23 February 2012

Collective Property Investment Schemes - Beware

It was reported in the online Star newspaper today that a number of Malaysians lost the money they invested into a land banking company called Edgeworth Properties Inc. It seems that the said company has gone into liquidation.

This is not the first land banking scheme. Investors would have heard of, or even attended talks given by, or worse invested into, other land banking companies such as UK Land or Walton International. Certain land banking companies based in the UK had expanded into Malaysia,  but with increasing awareness of the risks of such investments and the regulatory void they operate in, many investors have come forward to enquire as to their legitimacy or outright lodged complaints against them. To its credit, the UK FSA has taken action against such land banking companies that operate without an FSA licence. You may find the following information from the UK FSA useful:

How it works

The contact usually comes out of the blue, with most schemes cold-calling investors after taking their phone number from publicly available shareholder lists. But the high-pressure sales tactics can also come by email, post, word of mouth or at a seminar or exhibition. 

Investors are told they will make big profits on small plots of land once planning permission is granted or development started.

But many plot-holders instead lose large sums of money as this permission is often not granted or even applied for, and they are left with a plot that is practically worthless.

While not all land banking schemes are a scam, it is often not made clear to investors that there are restrictions on the development of the land or that it is otherwise protected.

Where it is explained that planning permission still needs to be obtained, promoters of land banking schemes may offer to handle the application process. If this is the case we should be able to help, as explained below.
There are also follow-up scams where plot-holders are asked to pay more money to settle their holding once they realise they will never turn a profit.

Land banking as a CIS

We do not regulate the sale of land. But we do regulate collective investment schemes (CIS) and a firm must be authorised by us to promote or operate them in the UK.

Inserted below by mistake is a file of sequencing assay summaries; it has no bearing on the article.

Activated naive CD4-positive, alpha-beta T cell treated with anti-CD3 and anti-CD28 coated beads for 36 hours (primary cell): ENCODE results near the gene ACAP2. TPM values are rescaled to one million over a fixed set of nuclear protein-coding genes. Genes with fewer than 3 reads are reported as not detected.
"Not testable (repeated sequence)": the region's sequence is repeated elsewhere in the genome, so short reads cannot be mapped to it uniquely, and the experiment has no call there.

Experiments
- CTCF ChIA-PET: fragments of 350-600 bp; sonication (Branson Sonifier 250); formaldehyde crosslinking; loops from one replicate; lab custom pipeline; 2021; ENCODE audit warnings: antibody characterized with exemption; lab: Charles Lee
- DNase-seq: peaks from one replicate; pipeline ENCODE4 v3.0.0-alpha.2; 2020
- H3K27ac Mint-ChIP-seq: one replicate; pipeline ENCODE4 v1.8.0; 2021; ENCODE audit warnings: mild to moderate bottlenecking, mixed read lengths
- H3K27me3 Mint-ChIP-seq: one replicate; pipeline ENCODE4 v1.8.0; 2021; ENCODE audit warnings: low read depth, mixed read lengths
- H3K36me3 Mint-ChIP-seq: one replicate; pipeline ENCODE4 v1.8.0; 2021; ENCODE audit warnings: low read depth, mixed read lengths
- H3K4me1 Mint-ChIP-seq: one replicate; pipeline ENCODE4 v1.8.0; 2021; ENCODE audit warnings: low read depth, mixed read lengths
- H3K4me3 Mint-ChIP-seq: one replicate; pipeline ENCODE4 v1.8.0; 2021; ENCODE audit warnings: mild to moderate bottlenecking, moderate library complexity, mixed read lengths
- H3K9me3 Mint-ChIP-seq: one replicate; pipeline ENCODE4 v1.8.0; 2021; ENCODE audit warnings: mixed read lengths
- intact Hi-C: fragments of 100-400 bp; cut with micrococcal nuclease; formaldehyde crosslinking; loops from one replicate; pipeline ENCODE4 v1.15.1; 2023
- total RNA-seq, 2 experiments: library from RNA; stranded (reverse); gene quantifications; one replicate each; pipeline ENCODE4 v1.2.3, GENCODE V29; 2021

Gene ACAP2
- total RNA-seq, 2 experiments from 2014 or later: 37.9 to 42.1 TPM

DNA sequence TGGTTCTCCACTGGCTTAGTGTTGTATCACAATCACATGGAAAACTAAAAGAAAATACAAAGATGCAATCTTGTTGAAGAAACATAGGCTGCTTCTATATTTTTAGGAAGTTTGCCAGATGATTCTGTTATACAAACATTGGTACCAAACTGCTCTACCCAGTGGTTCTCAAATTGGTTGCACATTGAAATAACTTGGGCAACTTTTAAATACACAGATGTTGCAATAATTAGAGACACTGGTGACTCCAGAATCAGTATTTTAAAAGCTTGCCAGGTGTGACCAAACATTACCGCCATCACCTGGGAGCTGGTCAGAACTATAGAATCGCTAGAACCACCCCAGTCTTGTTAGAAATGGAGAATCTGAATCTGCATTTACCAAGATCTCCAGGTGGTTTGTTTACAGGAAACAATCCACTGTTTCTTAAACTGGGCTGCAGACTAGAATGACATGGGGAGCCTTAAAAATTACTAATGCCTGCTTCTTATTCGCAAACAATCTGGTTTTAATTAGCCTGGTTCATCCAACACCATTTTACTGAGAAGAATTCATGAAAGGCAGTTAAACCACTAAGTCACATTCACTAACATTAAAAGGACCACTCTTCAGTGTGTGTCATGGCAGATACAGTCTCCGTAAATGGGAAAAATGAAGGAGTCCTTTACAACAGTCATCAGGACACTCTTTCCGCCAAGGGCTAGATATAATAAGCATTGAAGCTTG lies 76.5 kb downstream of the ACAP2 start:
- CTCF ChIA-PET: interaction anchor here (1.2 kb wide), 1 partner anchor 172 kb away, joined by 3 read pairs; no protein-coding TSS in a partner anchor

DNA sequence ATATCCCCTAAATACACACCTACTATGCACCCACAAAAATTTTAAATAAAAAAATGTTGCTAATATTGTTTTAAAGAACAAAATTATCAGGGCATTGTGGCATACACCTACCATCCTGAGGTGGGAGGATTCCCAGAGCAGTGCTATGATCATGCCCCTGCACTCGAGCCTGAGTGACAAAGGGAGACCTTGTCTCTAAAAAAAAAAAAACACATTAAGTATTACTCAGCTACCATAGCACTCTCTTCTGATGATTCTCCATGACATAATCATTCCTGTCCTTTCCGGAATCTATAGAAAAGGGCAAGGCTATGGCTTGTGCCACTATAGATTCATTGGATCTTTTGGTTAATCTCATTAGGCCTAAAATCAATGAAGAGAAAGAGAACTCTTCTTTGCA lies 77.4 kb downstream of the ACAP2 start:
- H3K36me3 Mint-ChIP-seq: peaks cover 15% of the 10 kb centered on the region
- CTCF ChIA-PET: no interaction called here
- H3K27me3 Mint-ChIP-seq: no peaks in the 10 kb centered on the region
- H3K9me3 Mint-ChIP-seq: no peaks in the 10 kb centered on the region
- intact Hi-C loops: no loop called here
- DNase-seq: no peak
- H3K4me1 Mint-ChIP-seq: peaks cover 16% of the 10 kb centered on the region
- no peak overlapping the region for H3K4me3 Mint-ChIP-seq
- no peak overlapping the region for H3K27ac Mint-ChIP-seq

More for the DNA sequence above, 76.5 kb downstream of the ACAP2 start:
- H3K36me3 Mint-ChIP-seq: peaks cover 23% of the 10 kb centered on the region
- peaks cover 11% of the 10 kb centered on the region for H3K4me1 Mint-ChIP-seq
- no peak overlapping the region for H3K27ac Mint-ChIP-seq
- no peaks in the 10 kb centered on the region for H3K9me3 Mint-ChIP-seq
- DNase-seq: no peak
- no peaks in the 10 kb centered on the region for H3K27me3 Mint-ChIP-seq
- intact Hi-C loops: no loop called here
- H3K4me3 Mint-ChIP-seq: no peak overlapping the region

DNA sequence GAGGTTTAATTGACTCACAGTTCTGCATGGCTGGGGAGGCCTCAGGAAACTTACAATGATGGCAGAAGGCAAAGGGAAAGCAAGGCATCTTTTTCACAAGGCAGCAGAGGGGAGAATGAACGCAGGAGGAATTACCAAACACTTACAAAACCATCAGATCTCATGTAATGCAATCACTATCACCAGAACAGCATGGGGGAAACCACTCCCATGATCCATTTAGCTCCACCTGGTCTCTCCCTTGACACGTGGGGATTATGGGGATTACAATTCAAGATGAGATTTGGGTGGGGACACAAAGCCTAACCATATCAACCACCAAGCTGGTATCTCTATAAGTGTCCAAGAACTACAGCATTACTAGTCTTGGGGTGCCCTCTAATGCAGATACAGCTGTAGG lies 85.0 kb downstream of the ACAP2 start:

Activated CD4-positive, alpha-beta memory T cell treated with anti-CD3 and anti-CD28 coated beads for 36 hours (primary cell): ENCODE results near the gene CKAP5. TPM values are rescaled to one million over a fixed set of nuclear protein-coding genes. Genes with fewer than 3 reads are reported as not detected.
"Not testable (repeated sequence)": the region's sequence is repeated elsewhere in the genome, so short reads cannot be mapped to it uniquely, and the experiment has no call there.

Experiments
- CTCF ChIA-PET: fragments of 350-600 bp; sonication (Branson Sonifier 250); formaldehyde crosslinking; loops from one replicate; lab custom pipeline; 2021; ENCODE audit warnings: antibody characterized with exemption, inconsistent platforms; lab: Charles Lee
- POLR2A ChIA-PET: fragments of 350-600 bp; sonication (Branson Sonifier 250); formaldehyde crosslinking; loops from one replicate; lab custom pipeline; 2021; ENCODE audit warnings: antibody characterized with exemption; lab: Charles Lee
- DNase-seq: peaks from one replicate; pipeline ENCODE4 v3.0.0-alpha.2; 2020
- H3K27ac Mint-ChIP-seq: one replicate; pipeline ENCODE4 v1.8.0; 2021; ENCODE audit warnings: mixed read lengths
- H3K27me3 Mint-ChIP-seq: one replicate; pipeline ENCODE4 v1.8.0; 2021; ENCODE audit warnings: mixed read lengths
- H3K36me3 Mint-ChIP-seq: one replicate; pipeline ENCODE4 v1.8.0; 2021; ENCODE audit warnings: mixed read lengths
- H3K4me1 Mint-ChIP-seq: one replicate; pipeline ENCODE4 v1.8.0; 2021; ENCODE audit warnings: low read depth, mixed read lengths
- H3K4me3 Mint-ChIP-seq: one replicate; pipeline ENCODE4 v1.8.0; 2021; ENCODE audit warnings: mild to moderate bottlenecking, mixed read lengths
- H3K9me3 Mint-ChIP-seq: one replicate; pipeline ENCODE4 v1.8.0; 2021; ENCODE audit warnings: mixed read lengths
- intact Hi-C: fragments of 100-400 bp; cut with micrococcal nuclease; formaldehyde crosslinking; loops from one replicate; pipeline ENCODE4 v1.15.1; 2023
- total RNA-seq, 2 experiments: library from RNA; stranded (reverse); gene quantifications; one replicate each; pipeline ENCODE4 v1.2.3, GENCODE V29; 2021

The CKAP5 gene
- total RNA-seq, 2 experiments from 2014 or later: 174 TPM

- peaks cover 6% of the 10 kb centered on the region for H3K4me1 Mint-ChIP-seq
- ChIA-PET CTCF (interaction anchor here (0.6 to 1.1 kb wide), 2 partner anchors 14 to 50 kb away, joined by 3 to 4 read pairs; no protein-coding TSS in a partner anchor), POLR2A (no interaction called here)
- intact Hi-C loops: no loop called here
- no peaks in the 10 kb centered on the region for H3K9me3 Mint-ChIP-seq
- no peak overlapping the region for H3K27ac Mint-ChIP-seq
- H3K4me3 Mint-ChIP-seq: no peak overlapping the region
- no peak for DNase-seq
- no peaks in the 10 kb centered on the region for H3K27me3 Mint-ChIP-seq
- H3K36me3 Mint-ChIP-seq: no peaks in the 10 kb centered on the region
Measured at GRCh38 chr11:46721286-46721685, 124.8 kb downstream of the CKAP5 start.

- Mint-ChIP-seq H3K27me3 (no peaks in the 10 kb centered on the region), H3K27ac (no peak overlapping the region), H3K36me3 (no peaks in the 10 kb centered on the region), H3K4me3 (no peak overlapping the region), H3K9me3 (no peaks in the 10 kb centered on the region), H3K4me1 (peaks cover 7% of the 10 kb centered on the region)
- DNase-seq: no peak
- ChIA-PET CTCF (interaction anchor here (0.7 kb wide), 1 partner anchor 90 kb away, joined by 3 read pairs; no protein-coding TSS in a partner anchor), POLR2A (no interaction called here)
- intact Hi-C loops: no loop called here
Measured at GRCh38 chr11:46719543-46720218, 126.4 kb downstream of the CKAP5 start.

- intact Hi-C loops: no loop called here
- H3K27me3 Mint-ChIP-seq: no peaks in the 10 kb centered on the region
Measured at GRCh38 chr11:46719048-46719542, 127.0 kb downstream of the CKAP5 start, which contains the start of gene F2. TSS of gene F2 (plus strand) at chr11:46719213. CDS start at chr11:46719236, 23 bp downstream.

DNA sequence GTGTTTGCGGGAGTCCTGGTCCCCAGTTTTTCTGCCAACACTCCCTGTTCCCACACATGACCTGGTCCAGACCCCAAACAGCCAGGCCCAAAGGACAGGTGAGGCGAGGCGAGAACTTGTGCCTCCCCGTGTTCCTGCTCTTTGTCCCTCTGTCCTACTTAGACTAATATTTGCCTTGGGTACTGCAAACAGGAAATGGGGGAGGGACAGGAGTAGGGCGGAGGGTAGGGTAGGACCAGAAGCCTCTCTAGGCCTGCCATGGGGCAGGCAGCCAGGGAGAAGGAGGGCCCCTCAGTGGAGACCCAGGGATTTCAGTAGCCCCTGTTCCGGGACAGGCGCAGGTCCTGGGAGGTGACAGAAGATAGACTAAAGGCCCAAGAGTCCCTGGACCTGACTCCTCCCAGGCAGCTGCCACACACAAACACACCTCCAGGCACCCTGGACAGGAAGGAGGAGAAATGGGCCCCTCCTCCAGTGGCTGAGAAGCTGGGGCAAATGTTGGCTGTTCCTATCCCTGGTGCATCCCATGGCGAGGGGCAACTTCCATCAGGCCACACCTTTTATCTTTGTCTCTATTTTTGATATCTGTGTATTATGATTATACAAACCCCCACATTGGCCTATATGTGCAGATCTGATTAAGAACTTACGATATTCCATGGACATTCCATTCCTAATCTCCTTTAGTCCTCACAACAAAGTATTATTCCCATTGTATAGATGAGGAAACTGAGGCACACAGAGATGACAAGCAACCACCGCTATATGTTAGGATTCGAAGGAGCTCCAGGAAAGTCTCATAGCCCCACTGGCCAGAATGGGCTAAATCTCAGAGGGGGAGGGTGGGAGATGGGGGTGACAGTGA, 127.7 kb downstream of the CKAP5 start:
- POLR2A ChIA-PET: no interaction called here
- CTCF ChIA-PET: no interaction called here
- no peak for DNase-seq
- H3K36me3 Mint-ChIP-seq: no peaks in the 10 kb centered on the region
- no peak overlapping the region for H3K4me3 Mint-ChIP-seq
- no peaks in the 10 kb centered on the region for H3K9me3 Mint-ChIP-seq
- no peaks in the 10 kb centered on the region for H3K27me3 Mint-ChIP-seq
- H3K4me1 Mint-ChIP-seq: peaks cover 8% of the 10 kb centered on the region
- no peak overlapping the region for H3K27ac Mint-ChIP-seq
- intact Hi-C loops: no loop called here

We can only take action over a land banking scheme when it is being promoted or operated as a CIS without our authorisation. The scheme may be a CIS where:
  1. investors do not have day-to-day control over managing their plot;
  2. the scheme involves pooling investor funds; and
  3. the operator is responsible for managing the scheme as a whole.
It is possible to sell plots of land without the scheme being a CIS. So, many land banking schemes are set up to avoid the characteristics of a CIS – at least on paper.

However, sales people may tell a different story and it helps us prove that a land banking scheme is a CIS if we know what you are told when it is being promoted.

In the Malaysian context, the Securities Commission is the regulatory authority that overseas CIS, and any company that promotes such a scheme must be approved by the SC.

Given today's news on Edgeworth, I was disturbed by a call I received from Avenue Properties Berhad, promoting their novel idea, Avenue Hotel Property Interest Scheme (AHPS). The subject property comprises a 130-room 4-storey boutique hotel together with a Chinese restaurant, entertainment centre, health spa & wellness centre, and food & beverage outlets within a proposed 4-storey purpose-built commercial building at Jalan Raja Uda, Butterworth, Penang.

"The public are welcome to invest at RM4,800 per interest-share," said chief executive officer and managing director Richard Woo, in various press releases.Its director of marketing and communications, Khong Yue Chen, said, "In compliance with CCM's requirements and guidelines, we also have appointed a Trustee for the AHPS."  

The press release in The Edge on 16 Feb 2011 said that Avenue Properties, which is capitalised at RM5 million, has established under the AHPS 10,500 property interests of which only 7,350 interests are intended for public subscription. Which means that an RM5mil company can raise funds from the public to the tune of RM35 mil. without approval from either BNM or SC? This is better than going public what with all the investment bankers' fees and due diligence etc. 

From the information I reproduced from the UK FSA's website, don't you think this smells like a CIS?

I had posed a few questions to the AHPS representative who called me. Since he couldn't answer my questions, he said he'd get his colleague to contact me. I'm still waiting. 

6 comments:

  1. Dont forget Jardin Smith. They are still offering UK land plots with the latest one being Romford. You can see the truth on the prospects for Romford here
    http://www.romfordrecorder.co.uk/news/havering_green_belt_for_sale_in_asia_1_878264

    or here

    http://www.whatdotheyknow.com/request/jardin_smith_bedfords_road_romfo

    In short a site with very low propsects for any development returns. If the land cannot be developed then the open market value is tiny compared with what you pay for it.

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  2. I was approached by a few of them too and the latest one is AHPS. So did they call you?

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  3. The AHPS rep did not call me again. There are too many scams out there these days...be careful, think twice, read and ask people. Don't wanna end up like the Geneva investors do we?

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